(RNS) — On Saturday (Nov. 4), the American Baptist Churches USA became the last of the major mainline Protestant denominations to appoint a female leader by naming the Rev. Gina Jacobs-Strain as its general secretary.
Jacobs-Strain was selected unanimously by the ABCUSA’s Search Committee after an 18-month-long process, said the denomination’s president, the Rev. James Wolfe. Jacobs-Strain will begin her two-year tenure in February.
“We believe she has the skills and the gifts to enable us to do the mission of ministry to which we’ve been called,” said Wolfe.
In June, the denomination also named the Rev. Nikita McCalister as the new president. McCalister will start her yearlong tenure in January; for now, she works on ABCUSA’s Transformed by the Spirit team, helping congregations tackle the challenges they face.
Jacobs-Strain will lead one of the nation’s most diverse denominations, with 1.3 million members and almost 5,000 churches. Among the numerous challenges that await her, she will be in charge of continuing the denomination’s ecumenical work and fostering partnerships with other regional ministries. She will also coordinate the Burma Refugee Commission, a joint effort by different Baptist organizations to advocate for Myanmar refugees’ rights.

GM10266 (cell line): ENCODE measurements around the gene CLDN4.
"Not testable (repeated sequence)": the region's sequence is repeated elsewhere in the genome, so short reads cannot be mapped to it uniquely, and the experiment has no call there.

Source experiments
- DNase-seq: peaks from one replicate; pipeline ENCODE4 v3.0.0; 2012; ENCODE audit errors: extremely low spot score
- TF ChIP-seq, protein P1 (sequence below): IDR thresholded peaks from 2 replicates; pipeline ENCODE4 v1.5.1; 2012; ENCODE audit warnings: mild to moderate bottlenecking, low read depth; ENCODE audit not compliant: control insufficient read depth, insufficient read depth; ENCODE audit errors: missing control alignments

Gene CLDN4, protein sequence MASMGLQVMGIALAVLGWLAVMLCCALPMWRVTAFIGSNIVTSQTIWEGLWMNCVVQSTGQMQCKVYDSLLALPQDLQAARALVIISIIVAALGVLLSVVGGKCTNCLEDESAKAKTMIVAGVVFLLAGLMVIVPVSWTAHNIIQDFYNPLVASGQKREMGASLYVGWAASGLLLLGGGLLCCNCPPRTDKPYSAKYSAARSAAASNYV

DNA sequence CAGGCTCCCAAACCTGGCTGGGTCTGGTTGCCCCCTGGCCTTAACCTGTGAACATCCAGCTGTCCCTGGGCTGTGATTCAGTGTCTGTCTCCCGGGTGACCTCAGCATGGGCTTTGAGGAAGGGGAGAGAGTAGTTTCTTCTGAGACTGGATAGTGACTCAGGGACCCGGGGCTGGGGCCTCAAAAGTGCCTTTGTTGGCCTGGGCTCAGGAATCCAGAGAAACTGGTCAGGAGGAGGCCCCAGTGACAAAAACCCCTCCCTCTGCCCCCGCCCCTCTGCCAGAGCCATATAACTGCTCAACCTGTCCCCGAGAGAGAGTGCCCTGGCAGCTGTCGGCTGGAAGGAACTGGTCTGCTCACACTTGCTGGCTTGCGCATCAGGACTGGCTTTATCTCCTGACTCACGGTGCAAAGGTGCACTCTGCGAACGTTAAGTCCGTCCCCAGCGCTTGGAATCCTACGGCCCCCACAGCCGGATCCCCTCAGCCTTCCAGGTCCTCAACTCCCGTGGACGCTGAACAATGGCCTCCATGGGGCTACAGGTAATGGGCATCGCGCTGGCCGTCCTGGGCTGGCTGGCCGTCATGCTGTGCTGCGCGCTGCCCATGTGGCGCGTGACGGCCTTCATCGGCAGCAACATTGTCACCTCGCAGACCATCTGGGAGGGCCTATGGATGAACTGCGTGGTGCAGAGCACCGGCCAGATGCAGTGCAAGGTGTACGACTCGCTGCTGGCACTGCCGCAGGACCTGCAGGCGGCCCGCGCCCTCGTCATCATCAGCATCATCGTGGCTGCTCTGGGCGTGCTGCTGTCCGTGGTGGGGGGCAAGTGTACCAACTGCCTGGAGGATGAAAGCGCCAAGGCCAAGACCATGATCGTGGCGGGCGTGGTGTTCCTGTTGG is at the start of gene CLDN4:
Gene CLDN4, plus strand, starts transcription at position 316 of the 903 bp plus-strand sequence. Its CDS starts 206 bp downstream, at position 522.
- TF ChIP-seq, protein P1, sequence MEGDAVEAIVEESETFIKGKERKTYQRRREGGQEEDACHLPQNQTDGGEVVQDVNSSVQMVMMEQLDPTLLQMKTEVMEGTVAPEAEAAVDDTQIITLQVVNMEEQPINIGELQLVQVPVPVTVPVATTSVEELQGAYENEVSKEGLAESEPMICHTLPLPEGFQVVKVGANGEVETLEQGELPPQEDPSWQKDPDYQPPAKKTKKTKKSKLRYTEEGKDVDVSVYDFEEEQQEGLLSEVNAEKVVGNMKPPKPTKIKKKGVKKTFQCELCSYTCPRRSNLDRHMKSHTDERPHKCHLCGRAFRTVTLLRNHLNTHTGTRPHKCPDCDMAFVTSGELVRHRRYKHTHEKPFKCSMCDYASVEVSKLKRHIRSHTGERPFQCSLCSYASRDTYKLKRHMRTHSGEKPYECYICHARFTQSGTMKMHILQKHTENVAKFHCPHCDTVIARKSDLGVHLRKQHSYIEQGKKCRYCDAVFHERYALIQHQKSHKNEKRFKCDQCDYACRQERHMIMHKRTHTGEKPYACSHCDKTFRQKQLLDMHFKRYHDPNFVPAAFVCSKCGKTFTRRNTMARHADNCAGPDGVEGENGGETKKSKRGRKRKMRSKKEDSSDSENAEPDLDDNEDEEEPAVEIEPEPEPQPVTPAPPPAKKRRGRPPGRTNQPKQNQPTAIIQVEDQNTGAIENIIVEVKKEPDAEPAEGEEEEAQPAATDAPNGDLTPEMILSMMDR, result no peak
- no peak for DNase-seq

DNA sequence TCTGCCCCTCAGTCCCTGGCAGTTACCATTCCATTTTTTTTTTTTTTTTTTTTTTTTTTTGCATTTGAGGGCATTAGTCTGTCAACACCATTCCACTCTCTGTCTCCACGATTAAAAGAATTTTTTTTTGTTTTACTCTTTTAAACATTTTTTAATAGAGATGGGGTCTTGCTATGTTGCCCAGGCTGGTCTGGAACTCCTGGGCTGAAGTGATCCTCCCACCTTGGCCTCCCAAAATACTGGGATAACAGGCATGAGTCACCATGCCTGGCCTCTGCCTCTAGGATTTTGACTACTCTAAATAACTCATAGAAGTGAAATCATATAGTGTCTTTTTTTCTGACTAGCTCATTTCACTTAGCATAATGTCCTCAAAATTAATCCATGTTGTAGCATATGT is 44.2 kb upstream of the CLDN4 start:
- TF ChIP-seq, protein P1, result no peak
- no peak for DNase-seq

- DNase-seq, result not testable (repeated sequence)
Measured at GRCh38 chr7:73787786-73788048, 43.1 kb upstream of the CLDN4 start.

Before her nomination, Jacobs-Strain was executive director of American Baptist Women’s Ministries, which aims to empower “women and girls to live into the fullness of who they are created by God to be.”
As Jacobs-Strain described it in a 2019 interview with Baptist Women in Ministry, ABWM is a “Christ-centered ministry that encourages and empowers women, young women, and girls to serve God and to be leaders in their churches, communities, and beyond.”
Her background makes a statement for a denomination in which only 13% of churches are led by women, and in which 86% of women in Baptist churches still report facing obstacles in their ministry because of their gender, according to a 2021 report, “The State of Women in Baptist Life.”
Established in the early 17th century, the denomination known as the First Baptist Church in America split in 1845 over northern churches’ increasing abolitionist beliefs. (Southern churches would later found the Southern Baptist Convention.) Forming as the Northern Baptist Convention in 1907, it became the American Baptist Churches USA in 1972.
Today the fifth-largest Baptist denomination in the country, ABCUSA is still congregational in structure, with churches encouraged to decide on their own doctrine, missions and style of worship in autonomy.
Jacobs-Strain grew up in a Pentecostal church and gave her life to God when she was in elementary school, at 9 years old.
She served as a transitional pastor at First Baptist Church of New Market (Piscataway, New Jersey), interim pastor at St. Paul Baptist Church (Atlantic Highlands, New Jersey), and associate regional pastor for ABC women in ministry in New Jersey.
She earned her master of divinity degree from Drew University Theological School and her doctor of ministry degree from Duke University.